"In the midst of the day, b'etzem, Noach came, and Cham and Yefet, the children of Noach, and the wife of Noach, and three wives of his children with them, to the ark (Breisheet 7:13). Commenting on the use the word b'etzem, Rashi quotes the Midrash that Noach entered the ark in broad daylight. Noach, as is often noted, had little influence on his generation. They scoffed at his warnings of impending doom if they did not repent--and he had plenty of time to give those warnings, spending as he did 120 years building the ark. They continued on their merry way, engaging in idolatry, sexual immorality, and theft.
But soon, the party was over and the floodwaters began. Noach gathered his family and, with water raging around him, entered the ark. "The people of his generation", Rashi notes, had vowed that if Noach would even attempt to enter the ark, "we will break it and kill him. G-d thus responded: I will bring them in, in view of all, and let us see whose words will be fulfilled".
While I can't speak for others, I can assure you that, had floodwaters been raging and there was someone with a protective boat, the last thing I would do is try and break the boat. And regardless of my personal opinion of the owner of the boat, I would do anything to get inside that boat. I surely would not kill the only person who knew how to navigate the ship.
That is what one would do...unless death is worshipped more than life, and inflicting pain on others is more important than saving oneself. There is nothing more painful for those consumed by hatred that seeing others prosper. They would rather hurt others than help themselves. No wonder our Sages teach that the sin that sealed their fate was that of theft! No wonder the only fate they deserved was utter and total destruction! They were, after all, the world's first terrorists.
As Rashi notes (Devarim 32:48), on two other occasions there was a need for G-d to act b'etzem hayom, in the midst of the day. The Jews left Egypt b'etzem hayom hazeh--as here, too, the Egyptians vowed they would never let the Jews leave and here, too, the Jews were taken out in broad daylight. While the Egyptians were willing to hurt the Jews, at least their motivation was understandable, even if reprehensible. And the Egyptians survived another day, with the Torah even allowing their descendants to convert to Judaism. This contrasts with the people of Amon and Moav, who had no legitimate reason not to sell the Jews food and water in the desert.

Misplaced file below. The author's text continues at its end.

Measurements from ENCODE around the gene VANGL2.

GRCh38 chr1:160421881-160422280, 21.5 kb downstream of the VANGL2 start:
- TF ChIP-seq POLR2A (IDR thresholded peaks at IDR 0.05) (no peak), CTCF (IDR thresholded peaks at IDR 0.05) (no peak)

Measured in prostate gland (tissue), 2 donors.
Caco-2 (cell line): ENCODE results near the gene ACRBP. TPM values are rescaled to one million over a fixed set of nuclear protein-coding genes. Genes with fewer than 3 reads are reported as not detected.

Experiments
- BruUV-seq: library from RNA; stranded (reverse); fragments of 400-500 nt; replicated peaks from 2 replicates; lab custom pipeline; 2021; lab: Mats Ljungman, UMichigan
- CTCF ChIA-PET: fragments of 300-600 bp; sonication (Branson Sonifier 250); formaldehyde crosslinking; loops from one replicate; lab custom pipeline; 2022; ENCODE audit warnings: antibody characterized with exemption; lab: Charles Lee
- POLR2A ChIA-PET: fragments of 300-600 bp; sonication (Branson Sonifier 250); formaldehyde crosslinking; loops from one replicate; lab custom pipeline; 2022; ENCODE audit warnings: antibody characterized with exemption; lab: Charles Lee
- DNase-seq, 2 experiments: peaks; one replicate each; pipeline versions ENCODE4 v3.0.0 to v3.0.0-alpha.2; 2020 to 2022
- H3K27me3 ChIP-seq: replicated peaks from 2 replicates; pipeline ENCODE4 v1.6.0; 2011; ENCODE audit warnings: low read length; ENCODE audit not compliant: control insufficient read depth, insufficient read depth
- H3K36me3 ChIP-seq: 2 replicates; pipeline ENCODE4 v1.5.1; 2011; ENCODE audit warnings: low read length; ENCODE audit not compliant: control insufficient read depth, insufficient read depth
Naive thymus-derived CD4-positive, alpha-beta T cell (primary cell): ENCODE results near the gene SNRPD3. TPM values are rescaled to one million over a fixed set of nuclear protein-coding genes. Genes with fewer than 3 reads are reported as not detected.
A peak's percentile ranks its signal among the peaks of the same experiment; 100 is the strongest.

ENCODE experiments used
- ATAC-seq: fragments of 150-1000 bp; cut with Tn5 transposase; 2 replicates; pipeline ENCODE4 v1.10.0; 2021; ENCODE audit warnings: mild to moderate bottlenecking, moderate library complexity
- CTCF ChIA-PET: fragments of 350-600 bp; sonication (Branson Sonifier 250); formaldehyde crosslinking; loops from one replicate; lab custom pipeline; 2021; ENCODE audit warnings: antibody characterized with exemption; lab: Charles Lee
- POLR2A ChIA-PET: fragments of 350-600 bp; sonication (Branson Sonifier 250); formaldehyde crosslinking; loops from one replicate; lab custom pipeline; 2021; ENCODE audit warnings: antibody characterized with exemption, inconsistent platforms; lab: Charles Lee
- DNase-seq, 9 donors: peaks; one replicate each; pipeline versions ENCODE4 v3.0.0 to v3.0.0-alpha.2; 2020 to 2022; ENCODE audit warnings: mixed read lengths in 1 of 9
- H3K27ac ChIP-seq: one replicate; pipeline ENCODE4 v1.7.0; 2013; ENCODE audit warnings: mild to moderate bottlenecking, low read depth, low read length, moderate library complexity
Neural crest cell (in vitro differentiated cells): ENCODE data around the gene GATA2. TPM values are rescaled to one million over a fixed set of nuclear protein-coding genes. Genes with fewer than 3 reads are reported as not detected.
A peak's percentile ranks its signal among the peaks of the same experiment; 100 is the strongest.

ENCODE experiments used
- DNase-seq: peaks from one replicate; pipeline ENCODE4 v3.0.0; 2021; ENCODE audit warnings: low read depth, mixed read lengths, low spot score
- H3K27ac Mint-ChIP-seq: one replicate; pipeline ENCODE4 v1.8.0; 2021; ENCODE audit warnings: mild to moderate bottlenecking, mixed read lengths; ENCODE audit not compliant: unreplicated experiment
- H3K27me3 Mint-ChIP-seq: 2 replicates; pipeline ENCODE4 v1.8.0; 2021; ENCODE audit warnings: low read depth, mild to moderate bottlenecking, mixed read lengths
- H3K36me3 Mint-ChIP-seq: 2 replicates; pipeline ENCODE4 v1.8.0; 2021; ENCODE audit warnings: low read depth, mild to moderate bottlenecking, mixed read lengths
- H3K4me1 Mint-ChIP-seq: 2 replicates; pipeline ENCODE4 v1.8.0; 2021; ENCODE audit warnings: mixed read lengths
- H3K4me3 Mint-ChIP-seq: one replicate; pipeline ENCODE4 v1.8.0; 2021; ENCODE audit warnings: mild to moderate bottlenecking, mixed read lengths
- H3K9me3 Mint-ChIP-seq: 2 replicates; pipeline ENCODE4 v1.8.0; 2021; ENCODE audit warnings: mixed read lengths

The third b'etzem is a most positive one. "And G-d spoke to Moshe b'etzem hayom hazeh, saying: ascend to the mount of Aveireen" (Devarim 32:48). The Jewish people were not going to let Moshe die. He had shepherded them, redeemed them, fed them, taught them, and fought for them at every turn; they could not imagine life without him (despite not always acting in ways that would demonstrate that). Here, too, G-d had "no choice" other than to take him in broad daylight. The Jewish people would need to learn to adjust to new circumstances with a new leader.
Like G-d, we, too, must at times act b'etzem hayom hazeh, in the midst of the day, even as people scoff at us, belittle us and may even try to hurt us. We must proudly stand up for what we believe in and maybe, in contrast to Noach, we will have some success at influencing others.
 Noach, to whom women remained nameless, could not be the founder of the Jewish people. G-d's covenant is with Abraham and Sarah.
 While Jewish law, with very rare exceptions, does not require that we risk physical injury, we may have to endure slurs against us and loss of money or "friends" as we affirm our principles.